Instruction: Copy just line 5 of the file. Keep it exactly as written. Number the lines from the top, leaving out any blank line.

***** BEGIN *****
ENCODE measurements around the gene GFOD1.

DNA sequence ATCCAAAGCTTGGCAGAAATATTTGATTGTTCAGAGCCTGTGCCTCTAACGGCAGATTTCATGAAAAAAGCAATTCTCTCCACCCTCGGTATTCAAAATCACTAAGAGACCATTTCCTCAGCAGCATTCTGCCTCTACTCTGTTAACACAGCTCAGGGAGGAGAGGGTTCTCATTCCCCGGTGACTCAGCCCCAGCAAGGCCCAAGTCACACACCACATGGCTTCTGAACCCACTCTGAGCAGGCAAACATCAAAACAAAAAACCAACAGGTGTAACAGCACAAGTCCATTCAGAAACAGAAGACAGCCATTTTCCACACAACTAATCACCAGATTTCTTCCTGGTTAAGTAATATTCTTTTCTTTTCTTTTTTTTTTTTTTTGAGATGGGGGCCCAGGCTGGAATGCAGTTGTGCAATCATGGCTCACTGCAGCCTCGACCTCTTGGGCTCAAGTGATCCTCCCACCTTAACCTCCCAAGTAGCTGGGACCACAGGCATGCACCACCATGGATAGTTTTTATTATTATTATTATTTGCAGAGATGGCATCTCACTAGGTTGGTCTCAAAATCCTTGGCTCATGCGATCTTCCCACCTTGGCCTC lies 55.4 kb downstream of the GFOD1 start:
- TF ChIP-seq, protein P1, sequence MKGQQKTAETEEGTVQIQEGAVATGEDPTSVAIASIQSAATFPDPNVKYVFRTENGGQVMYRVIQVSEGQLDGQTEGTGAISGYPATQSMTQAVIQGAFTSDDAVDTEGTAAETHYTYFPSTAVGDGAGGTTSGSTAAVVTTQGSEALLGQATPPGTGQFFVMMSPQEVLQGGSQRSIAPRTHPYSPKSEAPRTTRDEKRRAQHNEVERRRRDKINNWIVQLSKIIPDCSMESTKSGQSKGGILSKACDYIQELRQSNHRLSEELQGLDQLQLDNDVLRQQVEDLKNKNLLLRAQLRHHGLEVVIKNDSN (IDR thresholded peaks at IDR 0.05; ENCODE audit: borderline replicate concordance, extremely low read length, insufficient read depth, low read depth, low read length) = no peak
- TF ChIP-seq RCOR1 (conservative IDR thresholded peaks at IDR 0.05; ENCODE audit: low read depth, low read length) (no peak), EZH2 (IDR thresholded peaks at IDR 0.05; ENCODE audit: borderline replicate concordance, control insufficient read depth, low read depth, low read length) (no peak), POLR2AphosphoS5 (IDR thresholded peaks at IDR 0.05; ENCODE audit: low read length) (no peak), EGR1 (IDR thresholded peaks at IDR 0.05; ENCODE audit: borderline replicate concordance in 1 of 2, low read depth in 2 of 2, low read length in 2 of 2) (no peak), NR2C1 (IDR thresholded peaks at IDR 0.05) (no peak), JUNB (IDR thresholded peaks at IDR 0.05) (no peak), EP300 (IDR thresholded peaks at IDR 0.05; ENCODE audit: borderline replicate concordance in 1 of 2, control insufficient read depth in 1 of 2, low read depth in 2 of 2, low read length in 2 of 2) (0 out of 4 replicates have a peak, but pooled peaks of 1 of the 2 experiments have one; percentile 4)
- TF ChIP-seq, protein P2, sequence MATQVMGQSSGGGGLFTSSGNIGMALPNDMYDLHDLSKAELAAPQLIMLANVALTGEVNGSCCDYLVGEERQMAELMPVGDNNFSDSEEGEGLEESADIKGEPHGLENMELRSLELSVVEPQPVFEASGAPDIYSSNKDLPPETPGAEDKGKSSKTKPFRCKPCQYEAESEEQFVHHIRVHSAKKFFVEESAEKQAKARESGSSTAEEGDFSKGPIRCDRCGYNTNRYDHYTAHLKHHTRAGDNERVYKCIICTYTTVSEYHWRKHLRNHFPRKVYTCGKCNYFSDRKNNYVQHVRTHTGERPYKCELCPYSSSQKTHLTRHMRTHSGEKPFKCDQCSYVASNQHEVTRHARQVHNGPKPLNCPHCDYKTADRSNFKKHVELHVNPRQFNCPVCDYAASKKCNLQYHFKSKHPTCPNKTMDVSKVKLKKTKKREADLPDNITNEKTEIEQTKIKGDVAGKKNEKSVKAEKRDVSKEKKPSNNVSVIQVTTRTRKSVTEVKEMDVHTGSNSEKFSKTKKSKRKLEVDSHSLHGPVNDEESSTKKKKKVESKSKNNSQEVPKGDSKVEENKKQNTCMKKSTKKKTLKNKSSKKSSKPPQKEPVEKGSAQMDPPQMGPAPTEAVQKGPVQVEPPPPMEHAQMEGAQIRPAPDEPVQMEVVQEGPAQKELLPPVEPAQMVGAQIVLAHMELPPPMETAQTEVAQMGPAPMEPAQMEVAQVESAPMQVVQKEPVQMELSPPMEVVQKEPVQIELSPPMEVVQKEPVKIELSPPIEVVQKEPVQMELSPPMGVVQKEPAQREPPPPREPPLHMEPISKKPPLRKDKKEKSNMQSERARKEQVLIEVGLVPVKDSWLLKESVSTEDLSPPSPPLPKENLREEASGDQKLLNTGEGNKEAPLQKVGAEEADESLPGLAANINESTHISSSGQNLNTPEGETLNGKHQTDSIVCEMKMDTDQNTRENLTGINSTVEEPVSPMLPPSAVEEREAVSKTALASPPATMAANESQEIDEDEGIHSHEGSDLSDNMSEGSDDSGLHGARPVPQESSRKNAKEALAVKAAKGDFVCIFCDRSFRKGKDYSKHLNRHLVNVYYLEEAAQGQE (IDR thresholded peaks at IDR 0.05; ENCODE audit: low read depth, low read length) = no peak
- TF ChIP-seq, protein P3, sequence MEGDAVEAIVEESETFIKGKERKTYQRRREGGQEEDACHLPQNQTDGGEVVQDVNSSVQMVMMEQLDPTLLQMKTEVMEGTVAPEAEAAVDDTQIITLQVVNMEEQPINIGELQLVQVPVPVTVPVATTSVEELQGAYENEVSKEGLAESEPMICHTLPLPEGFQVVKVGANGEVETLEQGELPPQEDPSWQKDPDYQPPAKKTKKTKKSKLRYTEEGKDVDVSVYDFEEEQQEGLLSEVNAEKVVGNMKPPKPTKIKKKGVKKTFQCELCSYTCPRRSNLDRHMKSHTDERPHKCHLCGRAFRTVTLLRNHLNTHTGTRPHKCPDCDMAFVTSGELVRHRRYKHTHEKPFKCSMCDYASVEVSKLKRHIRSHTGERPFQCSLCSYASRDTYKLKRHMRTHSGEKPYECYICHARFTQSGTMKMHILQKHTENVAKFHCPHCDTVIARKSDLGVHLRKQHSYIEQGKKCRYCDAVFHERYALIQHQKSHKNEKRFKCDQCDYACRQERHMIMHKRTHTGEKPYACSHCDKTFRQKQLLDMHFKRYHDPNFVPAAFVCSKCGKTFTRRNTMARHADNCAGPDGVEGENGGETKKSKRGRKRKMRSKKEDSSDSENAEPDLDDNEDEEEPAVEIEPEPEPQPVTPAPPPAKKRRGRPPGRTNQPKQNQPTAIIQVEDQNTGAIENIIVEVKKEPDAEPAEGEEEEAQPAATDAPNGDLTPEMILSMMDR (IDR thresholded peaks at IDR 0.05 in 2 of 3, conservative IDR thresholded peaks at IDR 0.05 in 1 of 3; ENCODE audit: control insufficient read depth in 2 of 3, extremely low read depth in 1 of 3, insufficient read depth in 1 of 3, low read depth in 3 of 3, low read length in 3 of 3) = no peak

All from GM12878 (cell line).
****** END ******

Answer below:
- TF ChIP-seq, protein P2, sequence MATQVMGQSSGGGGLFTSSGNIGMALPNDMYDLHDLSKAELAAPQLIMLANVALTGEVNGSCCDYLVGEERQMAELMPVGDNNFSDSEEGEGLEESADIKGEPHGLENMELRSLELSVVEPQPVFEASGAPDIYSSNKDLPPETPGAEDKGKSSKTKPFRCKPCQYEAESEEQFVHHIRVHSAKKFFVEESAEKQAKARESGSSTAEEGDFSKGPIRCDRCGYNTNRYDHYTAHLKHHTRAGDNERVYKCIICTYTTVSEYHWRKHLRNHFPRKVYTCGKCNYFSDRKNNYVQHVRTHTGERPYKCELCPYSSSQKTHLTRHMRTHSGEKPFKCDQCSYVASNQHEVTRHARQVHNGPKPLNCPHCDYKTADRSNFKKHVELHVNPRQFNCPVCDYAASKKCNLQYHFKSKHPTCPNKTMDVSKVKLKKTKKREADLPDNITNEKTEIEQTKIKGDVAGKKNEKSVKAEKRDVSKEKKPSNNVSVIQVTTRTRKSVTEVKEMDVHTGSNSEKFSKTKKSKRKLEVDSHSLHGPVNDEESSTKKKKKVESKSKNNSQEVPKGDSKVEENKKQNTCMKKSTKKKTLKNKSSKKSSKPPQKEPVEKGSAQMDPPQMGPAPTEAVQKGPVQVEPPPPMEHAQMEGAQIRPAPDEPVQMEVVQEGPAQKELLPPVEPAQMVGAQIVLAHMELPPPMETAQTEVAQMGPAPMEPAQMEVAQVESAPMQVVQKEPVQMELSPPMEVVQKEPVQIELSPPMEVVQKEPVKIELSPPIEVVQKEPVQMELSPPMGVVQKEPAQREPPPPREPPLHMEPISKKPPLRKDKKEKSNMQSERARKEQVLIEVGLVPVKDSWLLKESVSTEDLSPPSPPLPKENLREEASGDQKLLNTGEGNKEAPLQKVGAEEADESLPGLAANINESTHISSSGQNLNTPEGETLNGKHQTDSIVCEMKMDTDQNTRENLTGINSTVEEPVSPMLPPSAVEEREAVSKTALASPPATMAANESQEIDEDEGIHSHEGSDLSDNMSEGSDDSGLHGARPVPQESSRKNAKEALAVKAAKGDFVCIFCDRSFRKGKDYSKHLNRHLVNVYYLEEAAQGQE (IDR thresholded peaks at IDR 0.05; ENCODE audit: low read depth, low read length) = no peak